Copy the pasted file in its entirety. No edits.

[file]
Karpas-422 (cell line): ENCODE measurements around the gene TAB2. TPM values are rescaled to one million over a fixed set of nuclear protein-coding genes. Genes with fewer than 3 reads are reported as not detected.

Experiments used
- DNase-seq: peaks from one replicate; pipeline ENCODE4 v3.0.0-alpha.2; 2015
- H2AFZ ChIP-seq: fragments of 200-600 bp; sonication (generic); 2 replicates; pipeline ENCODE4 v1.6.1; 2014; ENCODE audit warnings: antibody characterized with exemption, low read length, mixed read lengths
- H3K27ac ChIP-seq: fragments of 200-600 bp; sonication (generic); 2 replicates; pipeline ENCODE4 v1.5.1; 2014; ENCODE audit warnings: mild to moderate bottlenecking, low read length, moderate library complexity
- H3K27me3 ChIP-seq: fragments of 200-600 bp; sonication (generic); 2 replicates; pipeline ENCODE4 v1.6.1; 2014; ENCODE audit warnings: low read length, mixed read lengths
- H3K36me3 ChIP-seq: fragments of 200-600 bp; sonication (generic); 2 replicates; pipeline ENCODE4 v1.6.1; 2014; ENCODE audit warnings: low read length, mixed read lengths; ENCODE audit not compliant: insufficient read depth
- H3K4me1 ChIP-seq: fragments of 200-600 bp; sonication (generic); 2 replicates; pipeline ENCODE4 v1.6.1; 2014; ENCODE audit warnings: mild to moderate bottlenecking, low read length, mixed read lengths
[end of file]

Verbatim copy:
Karpas-422 (cell line): ENCODE measurements around the gene TAB2. TPM values are rescaled to one million over a fixed set of nuclear protein-coding genes. Genes with fewer than 3 reads are reported as not detected.

Experiments used
- DNase-seq: peaks from one replicate; pipeline ENCODE4 v3.0.0-alpha.2; 2015
- H2AFZ ChIP-seq: fragments of 200-600 bp; sonication (generic); 2 replicates; pipeline ENCODE4 v1.6.1; 2014; ENCODE audit warnings: antibody characterized with exemption, low read length, mixed read lengths
- H3K27ac ChIP-seq: fragments of 200-600 bp; sonication (generic); 2 replicates; pipeline ENCODE4 v1.5.1; 2014; ENCODE audit warnings: mild to moderate bottlenecking, low read length, moderate library complexity
- H3K27me3 ChIP-seq: fragments of 200-600 bp; sonication (generic); 2 replicates; pipeline ENCODE4 v1.6.1; 2014; ENCODE audit warnings: low read length, mixed read lengths
- H3K36me3 ChIP-seq: fragments of 200-600 bp; sonication (generic); 2 replicates; pipeline ENCODE4 v1.6.1; 2014; ENCODE audit warnings: low read length, mixed read lengths; ENCODE audit not compliant: insufficient read depth
- H3K4me1 ChIP-seq: fragments of 200-600 bp; sonication (generic); 2 replicates; pipeline ENCODE4 v1.6.1; 2014; ENCODE audit warnings: mild to moderate bottlenecking, low read length, mixed read lengths